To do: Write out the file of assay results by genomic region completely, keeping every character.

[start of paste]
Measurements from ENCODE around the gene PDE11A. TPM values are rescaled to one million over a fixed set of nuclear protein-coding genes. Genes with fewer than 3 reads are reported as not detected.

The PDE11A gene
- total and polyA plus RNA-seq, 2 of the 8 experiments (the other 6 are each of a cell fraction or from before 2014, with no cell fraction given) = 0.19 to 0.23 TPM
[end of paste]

Measurements from ENCODE around the gene PDE11A. TPM values are rescaled to one million over a fixed set of nuclear protein-coding genes. Genes with fewer than 3 reads are reported as not detected.

The PDE11A gene
- total and polyA plus RNA-seq, 2 of the 8 experiments (the other 6 are each of a cell fraction or from before 2014, with no cell fraction given) = 0.19 to 0.23 TPM